— The AFL-CIO compared the exploitative nature of the guest worker provision to a “modern-day Bracero Program,” referring to the program launched during the Second World War to meet labor demands in the United States — one which led to the forced deportation of millions of Mexicans, including a few U.S. citizens, from the United States under Operation Wetback beginning in 1954. (Article by Hector Luis Alamo here.)
3. You mention that Bernie did not sign Harry Reid’s letter to president Obama in 2011:
— The letter was written and issued by 22 Senate Democrats. It was not presented to the entire Senate for signature, nor to Bernie Sanders (an independent at the time), and was signed by only a small fraction of the Democratic Party.
— Hillary Clinton did not respond to the letter sent to Obama. She did not denounce the deportations at that time, which makes the whole mention of the letter unreasonable.
4. The “Minutemen” amendment:
— The majority of politicians involved agreed that it actually didn’t do anything, since the Customs and Border Patrol said it directed them to do what they were already doing anyway.
— Hillary was blatantly misleading in the debate when she said Bernie “sided” with “hardline Republicans” on it, since 76 other Democrats voted for it too. She made it sound like it was just him and the extremist right-wingers. The ranking Democrat on the Homeland Security Committee said of the amendment “If people want to put it in the bill, I guess that is okay because it apparently does nothing.”
5. Your claim that Hillary has a better immigration track record and plan. Let’s compare a few of their points on each subject.
About your side comment of “not knowing where Bernie Sanders stands” and “Hillary Clinton being on the right side of history.”
Hillary Clinton’s track record goes directly against what you and every other activist before and after you has fought for: the rights of the people based on the Declaration of Independence and the principles of life, liberty, and the pursuit of happiness. Those are principles that Hillary did not uphold when taking away American citizens’ freedom by voting for the Patriot Act, twice; by not treating all men as equal when going against same-sex marriage until 2013; and when she sold out her own citizens by taking money from lobbyists and promoting the rise of the private prison complex. This has led to modern-day slavery for the impoverished, and especially for Latino and African American communities. She has put corporations and special interest groups before the people of this great country by voting to bail out banks and not her constituents. She does not uphold the sanctity of life when endorsing wars, condoning fracking or the death penalty.
Bernie Sanders, the proud son of an immigrant, wants to raise the minimum wage and make it easier for workers to join or form a union. He led the first civil rights sit-in in Chicago history, protesting the University of Chicago’s segregated housing policy; walked alongside Dr. Martin Luther King, Jr. during the 1963 March on Washington, supports ending all family deportations;l and is the leading voice on issues of income inequality, global warming, LGBTQ issues, and universal health care. He is transparent and consistent and has been, time and time again, on the right side of history fighting for all of us and our rights. He has done so, oftentimes when it was unpopular to do so, because he didn’t need public opinion to evolve in order to take a stand.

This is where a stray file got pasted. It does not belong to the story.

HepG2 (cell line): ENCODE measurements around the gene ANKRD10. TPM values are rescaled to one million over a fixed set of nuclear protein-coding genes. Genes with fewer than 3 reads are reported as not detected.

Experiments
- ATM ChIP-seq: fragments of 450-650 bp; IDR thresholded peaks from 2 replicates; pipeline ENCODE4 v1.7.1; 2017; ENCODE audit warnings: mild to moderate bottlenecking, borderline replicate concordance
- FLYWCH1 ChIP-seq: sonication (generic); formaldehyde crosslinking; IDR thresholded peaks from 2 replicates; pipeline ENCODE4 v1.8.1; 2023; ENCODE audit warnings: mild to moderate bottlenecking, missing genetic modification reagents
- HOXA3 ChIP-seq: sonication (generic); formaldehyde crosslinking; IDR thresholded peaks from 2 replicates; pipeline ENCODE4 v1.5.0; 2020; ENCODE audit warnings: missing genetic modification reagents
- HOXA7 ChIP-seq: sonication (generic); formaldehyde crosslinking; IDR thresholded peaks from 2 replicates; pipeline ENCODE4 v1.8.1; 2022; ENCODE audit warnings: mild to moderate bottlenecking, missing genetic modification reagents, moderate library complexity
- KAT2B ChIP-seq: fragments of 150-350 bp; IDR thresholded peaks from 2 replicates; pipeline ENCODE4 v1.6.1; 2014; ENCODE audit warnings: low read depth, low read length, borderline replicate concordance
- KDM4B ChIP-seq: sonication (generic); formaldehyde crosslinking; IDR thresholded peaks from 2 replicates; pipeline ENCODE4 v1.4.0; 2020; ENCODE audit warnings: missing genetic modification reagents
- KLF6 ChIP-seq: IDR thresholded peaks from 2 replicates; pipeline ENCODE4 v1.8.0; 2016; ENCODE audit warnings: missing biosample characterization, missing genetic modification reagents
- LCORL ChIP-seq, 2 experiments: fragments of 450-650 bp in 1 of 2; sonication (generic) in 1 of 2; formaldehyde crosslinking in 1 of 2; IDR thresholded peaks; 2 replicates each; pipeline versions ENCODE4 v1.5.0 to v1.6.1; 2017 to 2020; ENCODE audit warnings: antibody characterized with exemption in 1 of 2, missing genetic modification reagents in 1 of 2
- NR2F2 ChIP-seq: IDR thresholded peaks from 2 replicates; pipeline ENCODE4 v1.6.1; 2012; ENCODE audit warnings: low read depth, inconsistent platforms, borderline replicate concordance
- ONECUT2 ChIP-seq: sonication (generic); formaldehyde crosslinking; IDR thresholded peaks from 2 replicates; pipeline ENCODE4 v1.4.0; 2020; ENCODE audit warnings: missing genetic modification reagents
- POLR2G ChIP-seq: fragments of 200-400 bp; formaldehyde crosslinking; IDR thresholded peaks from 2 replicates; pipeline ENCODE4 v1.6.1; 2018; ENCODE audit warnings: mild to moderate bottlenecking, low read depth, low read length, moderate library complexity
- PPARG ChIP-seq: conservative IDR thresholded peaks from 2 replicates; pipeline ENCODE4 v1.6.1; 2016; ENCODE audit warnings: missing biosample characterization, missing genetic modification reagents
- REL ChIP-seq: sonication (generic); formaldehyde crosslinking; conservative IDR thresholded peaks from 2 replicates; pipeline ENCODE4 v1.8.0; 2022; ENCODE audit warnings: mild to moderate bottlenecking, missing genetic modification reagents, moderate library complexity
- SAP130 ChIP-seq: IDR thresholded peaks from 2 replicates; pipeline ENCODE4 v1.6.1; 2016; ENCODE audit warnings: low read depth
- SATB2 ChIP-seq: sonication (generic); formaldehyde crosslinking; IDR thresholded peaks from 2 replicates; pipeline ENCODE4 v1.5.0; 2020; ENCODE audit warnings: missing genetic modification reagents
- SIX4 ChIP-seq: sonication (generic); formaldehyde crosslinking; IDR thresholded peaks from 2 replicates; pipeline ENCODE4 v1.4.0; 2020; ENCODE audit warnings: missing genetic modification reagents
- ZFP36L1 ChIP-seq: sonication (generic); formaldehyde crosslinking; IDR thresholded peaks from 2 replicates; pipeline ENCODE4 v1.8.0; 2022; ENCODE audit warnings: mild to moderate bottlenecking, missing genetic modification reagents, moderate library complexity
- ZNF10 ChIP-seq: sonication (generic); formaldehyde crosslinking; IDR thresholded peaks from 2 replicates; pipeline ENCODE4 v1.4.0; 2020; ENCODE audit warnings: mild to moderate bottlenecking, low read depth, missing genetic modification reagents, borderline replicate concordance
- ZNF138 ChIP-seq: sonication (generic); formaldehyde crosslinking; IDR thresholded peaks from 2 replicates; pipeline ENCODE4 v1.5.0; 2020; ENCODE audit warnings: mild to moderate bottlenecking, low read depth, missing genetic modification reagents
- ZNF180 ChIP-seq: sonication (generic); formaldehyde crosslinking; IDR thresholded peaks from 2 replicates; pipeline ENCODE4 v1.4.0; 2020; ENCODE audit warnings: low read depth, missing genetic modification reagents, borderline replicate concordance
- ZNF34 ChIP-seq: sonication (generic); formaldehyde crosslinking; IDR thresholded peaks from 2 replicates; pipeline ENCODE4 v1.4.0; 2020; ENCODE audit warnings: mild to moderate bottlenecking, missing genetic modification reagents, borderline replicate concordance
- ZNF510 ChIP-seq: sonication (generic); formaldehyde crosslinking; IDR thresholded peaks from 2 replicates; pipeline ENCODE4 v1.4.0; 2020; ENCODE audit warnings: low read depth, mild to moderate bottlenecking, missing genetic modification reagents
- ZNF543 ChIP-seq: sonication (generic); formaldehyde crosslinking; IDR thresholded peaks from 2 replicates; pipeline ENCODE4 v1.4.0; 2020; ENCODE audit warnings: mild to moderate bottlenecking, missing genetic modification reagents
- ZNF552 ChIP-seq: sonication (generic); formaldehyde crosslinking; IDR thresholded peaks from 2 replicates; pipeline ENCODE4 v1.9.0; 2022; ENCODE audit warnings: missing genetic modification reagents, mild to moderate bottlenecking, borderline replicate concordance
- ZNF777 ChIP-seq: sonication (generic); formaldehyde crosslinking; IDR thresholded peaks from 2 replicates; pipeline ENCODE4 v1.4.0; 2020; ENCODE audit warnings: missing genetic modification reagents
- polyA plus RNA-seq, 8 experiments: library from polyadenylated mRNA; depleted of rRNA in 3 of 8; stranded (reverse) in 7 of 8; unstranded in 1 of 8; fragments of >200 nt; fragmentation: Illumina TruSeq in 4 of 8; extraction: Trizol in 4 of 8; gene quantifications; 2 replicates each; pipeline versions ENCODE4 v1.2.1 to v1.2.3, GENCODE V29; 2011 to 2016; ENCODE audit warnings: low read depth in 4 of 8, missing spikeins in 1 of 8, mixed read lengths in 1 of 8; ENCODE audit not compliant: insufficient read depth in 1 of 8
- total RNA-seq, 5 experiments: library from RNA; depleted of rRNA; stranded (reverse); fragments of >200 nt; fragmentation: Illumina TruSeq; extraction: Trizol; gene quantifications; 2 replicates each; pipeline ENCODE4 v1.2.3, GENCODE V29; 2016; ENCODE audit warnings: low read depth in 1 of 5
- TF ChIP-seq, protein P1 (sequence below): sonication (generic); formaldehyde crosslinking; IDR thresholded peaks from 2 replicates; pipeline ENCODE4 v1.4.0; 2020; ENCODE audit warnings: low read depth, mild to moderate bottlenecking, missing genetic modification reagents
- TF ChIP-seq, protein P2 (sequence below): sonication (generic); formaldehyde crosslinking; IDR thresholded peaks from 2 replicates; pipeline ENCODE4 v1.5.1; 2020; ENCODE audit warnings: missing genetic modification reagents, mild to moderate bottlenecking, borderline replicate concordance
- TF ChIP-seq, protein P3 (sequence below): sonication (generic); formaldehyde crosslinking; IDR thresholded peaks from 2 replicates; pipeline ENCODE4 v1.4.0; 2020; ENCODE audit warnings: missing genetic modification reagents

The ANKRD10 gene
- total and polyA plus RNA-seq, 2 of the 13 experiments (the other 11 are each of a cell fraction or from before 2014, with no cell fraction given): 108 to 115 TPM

That is leadership and vision. Bernie is the only candidate running who will not blindly lead us into another war. He is using his position to champion free higher education for our children and fight for the future of our country. He has refused to take money from Super PACs and special Wall Street interest groups, inspires participation and engagement with his constituents, and once in the White House will leave the door open for average citizens to become active participants in government. This is the cornerstone of the political revolution he has inspired.
Dolores, I am surprised, dismayed, and concerned that you would do your legacy such a disservice by becoming an instrument of the establishment, rather than joining this movement to create a better America like you once inspired us to do.
I write this letter in the hopes that we can continue to have a robust and honest conversation based on the facts and on the actions that Bernie Sanders and Hillary Clinton have taken during their legislative careers. I, like you, continue to be encouraged by the millions of young people that have flooded the streets demanding that we address issues of race and power, class and privilege. They show us what true inclusion and democracy looks like. From #BlackLivesMatter to the migrant rights movement, young people are pushing us to live up to our highest ideals and values. And today, young people are demanding that Bernie Sanders is allowed to run in a fair and transparent primary. This election is too important to do anything less.
“I am not bound to win, but I am bound to be true. I am not bound to succeed, but I am bound to live by the light that I have. I must stand with anybody that stands right, and stand with him while he is right, and part with him when he goes wrong.” —Abraham Lincoln